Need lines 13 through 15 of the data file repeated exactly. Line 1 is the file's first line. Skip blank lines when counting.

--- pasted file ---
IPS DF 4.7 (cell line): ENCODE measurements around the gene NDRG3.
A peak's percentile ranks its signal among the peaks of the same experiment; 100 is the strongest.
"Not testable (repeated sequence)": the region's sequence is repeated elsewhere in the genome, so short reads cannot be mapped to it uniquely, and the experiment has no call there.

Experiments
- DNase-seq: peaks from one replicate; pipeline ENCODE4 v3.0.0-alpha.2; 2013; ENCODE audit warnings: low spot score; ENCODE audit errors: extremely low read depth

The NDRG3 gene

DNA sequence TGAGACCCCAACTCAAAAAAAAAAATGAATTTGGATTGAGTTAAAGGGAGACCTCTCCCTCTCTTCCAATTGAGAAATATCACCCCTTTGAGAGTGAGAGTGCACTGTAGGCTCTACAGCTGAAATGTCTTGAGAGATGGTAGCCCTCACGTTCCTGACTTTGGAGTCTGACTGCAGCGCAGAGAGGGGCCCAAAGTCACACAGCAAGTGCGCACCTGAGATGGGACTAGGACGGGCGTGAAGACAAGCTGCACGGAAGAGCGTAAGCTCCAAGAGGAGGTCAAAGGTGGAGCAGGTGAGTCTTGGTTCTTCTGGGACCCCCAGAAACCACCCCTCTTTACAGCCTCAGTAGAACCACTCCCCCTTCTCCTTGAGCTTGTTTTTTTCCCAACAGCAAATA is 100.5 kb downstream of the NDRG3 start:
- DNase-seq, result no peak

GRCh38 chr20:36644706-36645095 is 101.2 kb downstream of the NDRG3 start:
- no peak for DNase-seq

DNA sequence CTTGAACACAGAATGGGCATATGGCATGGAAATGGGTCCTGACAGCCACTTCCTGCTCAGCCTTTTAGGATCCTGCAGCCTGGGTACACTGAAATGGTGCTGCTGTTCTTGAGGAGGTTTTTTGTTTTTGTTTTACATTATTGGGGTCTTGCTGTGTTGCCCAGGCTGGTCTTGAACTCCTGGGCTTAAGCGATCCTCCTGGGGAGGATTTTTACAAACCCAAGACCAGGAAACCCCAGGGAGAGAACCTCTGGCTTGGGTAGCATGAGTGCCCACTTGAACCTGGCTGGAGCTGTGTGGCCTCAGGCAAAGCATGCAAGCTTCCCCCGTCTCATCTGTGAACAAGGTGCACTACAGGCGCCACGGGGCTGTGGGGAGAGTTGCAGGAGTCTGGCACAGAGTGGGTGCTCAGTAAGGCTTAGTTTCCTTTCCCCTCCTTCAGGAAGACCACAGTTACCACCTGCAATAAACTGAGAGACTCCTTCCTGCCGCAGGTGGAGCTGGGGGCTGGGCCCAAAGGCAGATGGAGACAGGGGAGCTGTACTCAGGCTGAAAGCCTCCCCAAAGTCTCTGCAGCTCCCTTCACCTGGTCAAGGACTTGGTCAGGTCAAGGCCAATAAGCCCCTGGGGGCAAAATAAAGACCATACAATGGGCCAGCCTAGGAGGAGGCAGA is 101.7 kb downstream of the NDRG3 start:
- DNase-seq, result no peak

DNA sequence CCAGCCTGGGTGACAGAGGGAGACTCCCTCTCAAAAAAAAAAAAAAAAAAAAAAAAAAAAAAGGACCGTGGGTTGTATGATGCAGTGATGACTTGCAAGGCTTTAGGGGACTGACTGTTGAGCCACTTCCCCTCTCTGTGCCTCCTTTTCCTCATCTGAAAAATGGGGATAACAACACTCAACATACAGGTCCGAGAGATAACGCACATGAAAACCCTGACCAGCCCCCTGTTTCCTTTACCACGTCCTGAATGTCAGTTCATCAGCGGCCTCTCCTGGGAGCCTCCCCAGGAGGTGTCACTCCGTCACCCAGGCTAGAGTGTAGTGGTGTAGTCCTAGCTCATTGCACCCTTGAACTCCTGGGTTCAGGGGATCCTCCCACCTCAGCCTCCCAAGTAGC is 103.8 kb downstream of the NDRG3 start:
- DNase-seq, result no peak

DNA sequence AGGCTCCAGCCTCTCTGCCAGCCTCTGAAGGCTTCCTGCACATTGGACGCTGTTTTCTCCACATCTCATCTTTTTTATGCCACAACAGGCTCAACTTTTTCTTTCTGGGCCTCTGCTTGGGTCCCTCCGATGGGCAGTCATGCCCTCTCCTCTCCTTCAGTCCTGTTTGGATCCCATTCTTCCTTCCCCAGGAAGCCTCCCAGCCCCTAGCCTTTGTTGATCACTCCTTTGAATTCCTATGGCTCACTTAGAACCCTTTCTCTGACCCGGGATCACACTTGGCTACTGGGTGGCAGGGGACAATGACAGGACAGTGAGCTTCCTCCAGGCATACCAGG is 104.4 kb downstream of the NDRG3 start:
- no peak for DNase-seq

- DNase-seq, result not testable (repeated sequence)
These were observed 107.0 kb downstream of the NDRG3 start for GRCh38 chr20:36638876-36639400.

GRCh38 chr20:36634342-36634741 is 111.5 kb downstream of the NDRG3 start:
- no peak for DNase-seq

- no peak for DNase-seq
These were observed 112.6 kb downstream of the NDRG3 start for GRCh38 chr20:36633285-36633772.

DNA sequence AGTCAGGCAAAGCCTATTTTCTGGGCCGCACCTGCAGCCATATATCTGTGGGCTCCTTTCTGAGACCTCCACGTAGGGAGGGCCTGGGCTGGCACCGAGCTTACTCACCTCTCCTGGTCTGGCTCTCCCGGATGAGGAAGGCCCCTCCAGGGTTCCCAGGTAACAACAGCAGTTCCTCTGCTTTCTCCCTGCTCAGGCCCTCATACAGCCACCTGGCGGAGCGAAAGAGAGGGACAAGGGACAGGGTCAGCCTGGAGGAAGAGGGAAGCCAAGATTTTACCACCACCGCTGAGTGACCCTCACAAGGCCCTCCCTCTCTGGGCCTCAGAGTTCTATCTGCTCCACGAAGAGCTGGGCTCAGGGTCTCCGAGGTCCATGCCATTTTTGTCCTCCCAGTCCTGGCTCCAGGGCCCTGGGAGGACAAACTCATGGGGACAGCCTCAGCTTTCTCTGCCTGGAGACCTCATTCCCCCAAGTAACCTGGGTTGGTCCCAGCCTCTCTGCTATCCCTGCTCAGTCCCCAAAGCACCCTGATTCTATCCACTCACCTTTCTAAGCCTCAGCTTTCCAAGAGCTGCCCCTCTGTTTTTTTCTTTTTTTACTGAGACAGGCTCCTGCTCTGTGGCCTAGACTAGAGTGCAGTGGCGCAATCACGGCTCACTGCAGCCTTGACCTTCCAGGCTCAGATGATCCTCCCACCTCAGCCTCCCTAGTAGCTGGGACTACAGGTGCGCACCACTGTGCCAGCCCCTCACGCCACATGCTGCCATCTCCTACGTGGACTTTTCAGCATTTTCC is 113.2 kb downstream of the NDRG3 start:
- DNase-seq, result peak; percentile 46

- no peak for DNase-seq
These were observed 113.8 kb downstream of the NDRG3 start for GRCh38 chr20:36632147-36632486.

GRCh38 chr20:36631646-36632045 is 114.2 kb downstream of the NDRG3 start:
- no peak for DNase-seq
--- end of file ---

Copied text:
DNA sequence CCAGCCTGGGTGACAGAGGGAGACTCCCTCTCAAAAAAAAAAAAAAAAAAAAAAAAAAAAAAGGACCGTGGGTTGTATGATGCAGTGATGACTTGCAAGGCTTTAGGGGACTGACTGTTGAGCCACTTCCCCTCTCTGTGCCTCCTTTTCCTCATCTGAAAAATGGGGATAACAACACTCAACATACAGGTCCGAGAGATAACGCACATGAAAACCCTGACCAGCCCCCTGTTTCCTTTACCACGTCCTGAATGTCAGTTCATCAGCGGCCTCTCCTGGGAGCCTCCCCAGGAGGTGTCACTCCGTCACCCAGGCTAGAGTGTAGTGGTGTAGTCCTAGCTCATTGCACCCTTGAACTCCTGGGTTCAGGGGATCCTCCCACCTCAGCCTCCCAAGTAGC is 103.8 kb downstream of the NDRG3 start:
- DNase-seq, result no peak

DNA sequence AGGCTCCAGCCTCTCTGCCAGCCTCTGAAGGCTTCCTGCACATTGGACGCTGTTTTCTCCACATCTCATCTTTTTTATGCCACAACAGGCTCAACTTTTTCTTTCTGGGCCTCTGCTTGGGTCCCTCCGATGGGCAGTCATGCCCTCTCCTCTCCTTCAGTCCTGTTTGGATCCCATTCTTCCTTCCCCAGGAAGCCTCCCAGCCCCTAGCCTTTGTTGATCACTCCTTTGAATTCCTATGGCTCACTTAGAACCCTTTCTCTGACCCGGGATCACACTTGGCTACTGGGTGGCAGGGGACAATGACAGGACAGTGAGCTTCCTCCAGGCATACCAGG is 104.4 kb downstream of the NDRG3 start: